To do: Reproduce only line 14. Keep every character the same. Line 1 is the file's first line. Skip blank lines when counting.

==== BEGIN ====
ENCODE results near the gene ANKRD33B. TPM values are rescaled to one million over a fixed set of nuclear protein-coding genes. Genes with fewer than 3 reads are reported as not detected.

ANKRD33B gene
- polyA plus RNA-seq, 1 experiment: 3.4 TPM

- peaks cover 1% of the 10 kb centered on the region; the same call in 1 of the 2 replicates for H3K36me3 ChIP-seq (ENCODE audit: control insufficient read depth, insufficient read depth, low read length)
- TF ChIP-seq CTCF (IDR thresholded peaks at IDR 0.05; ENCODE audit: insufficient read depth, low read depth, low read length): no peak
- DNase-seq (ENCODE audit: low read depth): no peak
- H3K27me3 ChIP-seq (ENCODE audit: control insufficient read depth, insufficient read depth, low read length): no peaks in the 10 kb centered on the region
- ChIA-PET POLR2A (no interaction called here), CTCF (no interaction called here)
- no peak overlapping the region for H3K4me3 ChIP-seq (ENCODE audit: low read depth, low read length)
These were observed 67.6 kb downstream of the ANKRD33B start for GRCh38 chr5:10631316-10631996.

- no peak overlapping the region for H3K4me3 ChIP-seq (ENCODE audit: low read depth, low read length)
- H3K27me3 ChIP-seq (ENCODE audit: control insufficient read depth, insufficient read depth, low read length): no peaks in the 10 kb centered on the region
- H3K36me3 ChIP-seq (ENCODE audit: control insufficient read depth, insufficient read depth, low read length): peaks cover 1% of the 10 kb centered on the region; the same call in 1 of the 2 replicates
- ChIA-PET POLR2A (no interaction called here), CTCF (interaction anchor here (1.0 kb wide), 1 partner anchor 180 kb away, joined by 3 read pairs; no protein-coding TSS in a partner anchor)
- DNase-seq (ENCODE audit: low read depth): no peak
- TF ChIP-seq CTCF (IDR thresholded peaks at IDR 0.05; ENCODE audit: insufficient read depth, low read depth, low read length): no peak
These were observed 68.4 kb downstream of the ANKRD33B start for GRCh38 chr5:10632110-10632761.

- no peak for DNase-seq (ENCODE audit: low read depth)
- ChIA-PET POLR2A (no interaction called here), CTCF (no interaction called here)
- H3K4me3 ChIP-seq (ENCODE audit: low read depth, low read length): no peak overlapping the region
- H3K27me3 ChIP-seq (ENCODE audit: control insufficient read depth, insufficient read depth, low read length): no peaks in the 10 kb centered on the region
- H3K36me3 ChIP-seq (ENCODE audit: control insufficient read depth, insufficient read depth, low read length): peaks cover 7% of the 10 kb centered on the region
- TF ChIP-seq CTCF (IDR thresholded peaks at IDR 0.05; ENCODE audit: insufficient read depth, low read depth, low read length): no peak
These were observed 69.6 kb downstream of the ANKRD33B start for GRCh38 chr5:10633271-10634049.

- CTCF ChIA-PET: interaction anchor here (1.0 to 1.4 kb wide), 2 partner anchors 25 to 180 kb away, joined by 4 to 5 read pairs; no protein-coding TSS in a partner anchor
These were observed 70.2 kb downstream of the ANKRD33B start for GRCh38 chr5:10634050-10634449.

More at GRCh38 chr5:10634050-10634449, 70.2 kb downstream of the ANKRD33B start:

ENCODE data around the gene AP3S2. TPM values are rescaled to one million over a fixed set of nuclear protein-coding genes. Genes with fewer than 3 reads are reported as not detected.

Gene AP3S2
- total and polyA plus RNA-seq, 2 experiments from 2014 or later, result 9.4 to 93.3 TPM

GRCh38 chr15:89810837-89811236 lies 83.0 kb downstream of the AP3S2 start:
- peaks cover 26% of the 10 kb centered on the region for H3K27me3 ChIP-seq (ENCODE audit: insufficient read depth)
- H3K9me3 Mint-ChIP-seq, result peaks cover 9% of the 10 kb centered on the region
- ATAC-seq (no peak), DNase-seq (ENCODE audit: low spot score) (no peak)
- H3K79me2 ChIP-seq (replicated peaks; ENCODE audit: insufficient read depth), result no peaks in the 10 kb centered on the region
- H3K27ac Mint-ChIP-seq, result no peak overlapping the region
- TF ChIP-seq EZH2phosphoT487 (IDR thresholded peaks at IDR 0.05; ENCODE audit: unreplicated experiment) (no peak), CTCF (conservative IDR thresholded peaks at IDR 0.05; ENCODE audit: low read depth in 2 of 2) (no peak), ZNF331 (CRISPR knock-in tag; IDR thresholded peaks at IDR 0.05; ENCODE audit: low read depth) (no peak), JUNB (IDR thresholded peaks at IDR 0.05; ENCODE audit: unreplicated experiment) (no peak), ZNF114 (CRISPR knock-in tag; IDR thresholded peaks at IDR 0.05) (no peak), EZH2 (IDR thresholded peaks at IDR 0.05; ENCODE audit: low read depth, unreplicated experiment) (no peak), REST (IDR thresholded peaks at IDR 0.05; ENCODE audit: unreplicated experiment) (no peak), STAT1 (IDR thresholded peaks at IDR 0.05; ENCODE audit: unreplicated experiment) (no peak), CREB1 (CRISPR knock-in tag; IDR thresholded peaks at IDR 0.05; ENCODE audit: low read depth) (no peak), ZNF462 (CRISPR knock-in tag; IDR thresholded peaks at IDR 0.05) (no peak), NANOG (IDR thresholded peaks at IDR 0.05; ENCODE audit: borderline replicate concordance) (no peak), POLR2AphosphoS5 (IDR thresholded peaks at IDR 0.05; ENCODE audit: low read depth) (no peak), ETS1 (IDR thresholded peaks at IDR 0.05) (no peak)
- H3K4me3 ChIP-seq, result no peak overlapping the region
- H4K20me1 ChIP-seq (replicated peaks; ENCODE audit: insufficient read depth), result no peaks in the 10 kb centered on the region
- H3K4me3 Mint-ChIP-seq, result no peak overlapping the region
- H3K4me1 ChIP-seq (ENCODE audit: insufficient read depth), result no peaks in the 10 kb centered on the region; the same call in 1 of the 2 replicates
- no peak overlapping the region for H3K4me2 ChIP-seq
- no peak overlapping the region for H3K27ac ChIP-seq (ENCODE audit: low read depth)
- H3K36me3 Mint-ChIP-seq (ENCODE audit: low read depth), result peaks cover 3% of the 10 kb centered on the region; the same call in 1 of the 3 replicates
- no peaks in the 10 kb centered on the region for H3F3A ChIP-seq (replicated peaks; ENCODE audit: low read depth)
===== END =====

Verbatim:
- ChIA-PET POLR2A (no interaction called here), CTCF (interaction anchor here (1.0 kb wide), 1 partner anchor 180 kb away, joined by 3 read pairs; no protein-coding TSS in a partner anchor)